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Fox / 2008-2009 / 482 Minutes / Unrated / Street Date: January 12, 2010
Around the eighth season of The Simpsons I remember thinking that the show was losing its bite. Lisa's Date With Density (in which she gets her first kiss . . . from bully Nelson Muntz), Hurricane Neddy (when Ned Flanders’ house is destroyed and the townspeople rebuild it), and El Viaje de Nuestro Jomer (where Homer hallucinates after eating chili) were, you know, fine. But that's the thing: Until that point, the show was rarely fine - episodes were nearly always great.
Since then, The Simpsons has been running on fumes. Seasons that weren’t so funny at the time now seem classic compared to the truly hit and miss episodes we’ve been treated to since the show went on auto-pilot. There’s a reason for this. Originally, the show’s writing staff was comprised of those who grew up on Monty Python, National Lampoon, and other counterculture artifacts. With the exception of some old-timers, the current Simpsons writing staff consists of writers who grew up on The Simpsons. That’s an entirely different frame of reference and even though it seems beneficial to the show, it’s really not.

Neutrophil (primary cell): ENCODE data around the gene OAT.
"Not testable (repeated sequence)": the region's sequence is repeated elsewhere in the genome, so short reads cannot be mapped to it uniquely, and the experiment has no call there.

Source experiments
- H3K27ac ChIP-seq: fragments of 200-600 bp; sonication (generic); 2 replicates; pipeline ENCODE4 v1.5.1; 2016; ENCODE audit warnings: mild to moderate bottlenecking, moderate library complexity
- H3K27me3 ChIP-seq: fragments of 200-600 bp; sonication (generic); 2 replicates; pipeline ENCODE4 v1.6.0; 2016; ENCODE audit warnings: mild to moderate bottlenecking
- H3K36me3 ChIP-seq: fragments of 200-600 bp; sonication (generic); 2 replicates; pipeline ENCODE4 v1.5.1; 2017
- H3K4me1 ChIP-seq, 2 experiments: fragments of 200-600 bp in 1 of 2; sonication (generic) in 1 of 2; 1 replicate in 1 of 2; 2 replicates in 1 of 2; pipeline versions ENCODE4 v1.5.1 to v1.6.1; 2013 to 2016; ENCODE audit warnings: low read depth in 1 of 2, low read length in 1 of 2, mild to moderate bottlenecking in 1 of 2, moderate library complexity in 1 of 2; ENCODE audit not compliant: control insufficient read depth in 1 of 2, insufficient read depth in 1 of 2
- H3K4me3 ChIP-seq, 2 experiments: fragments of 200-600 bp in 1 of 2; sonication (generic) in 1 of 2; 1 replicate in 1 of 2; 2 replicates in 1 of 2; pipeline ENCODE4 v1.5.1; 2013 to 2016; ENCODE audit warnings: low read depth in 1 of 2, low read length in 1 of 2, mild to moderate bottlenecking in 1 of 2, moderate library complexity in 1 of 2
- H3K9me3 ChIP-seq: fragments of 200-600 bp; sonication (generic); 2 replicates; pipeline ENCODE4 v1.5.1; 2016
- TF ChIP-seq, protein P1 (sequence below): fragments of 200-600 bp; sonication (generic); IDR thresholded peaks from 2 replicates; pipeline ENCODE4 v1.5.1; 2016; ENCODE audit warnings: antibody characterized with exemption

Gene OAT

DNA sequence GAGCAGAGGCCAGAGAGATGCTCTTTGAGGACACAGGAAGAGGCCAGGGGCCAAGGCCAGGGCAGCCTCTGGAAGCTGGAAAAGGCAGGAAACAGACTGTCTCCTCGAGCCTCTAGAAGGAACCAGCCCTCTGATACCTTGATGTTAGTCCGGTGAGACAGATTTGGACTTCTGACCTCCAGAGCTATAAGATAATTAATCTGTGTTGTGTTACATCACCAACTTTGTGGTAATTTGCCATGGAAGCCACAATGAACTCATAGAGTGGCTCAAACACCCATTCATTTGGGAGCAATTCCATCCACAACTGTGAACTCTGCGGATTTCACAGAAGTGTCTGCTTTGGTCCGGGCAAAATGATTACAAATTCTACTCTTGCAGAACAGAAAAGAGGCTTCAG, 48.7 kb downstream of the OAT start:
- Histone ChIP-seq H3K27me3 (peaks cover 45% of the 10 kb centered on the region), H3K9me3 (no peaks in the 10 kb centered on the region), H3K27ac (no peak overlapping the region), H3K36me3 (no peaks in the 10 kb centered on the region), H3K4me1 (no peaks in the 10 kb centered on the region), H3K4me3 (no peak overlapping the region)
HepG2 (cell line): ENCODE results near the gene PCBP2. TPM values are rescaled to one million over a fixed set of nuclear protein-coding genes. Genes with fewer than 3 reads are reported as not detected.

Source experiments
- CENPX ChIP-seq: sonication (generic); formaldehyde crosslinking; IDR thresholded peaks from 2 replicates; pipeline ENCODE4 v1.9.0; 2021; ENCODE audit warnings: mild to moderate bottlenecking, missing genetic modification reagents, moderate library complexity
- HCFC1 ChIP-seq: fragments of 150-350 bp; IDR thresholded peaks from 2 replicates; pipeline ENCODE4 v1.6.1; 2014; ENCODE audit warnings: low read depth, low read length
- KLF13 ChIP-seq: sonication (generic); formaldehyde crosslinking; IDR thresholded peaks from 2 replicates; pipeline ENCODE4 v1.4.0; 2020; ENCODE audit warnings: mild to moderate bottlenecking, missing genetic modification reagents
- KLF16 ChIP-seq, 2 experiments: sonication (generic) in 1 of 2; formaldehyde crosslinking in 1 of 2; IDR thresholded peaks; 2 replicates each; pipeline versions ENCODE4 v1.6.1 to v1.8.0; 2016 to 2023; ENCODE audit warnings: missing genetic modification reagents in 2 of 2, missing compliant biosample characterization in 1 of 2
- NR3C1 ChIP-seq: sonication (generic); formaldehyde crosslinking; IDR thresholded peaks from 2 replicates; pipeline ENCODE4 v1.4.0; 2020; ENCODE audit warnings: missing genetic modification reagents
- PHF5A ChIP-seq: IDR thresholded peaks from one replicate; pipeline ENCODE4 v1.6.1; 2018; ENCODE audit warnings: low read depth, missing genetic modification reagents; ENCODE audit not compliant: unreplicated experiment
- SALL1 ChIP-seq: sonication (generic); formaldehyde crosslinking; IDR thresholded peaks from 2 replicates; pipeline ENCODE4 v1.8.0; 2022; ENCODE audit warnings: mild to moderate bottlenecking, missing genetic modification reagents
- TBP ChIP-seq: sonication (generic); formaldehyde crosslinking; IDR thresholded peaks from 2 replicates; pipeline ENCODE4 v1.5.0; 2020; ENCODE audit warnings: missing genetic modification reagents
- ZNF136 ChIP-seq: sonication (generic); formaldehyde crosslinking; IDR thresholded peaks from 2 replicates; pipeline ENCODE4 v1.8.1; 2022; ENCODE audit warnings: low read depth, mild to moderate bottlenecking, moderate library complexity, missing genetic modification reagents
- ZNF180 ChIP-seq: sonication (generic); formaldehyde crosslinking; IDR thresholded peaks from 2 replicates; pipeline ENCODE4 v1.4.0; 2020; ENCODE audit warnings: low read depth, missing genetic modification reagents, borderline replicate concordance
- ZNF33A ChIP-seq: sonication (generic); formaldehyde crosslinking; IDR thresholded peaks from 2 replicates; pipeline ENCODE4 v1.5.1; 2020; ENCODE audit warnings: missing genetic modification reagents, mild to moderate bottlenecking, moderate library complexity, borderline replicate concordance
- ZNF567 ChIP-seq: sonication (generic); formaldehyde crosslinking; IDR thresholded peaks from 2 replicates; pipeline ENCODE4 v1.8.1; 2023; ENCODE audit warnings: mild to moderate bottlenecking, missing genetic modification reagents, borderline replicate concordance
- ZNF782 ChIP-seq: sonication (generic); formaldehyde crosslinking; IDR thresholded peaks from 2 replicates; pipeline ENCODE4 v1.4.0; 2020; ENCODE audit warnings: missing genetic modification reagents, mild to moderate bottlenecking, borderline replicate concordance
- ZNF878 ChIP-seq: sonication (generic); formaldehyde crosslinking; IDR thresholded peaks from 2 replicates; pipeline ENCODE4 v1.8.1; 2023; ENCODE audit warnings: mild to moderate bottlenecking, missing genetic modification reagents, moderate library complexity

Those who love the show love the references to old TV shows and movies, Pulitzer Prize winning poets, old inventions, and other arcana that proved the show’s writers weren’t all born after 1990. Now, the plots seem more linear, and often lack the parallel A and B-stories that made the shows flow and dovetail so beautifully. Now, sometimes they’ll stick with one storyline and never divert from it, even for a 10 second Itchy & Scratchy clip. That randomness is where The Simpsons shined.
It goes without saying that what The Complete Twentieth Season will be remembered for the show's expansion into 1.78 and little else. Sure, when The Simpsons is at its worst, it's better than most animated fare, but these episodes - even the usually-reliable Treehouse of Horror installment - are simply not up to snuff. Homer and Ned becoming bounty hunters (Sex, Pies and Idiot Scrapes), Maggie getting sent off to an orphanage and subsequently being liberated from it (Gone Maggie Gone), Homer and Marge wedding vow renewal ceremony (Wedding for Disaster) - these setups mine a fair share of goofy one-offs, but there's not a classic Simpsons episode among them.
And this disappointment leads to all-out resentment in terms of this Blu-ray set. First of all, anyone collecting the series on DVD will recognize that Fox has jumped eight seasons in their release here (I guess the only way they felt they could truly legitimize bumping the show's releases to Blu-ray was to include the series' first widescreen episodes), which just doesn't make much sense. And to add insult to injury, the copious bonuses included in earlier DVD sets are absent, which makes it seem like all diehard Simpsons fans (and at this point, I'd say that anyone buying a Twentieth Season set is a diehard) will have to double dip sometime soon.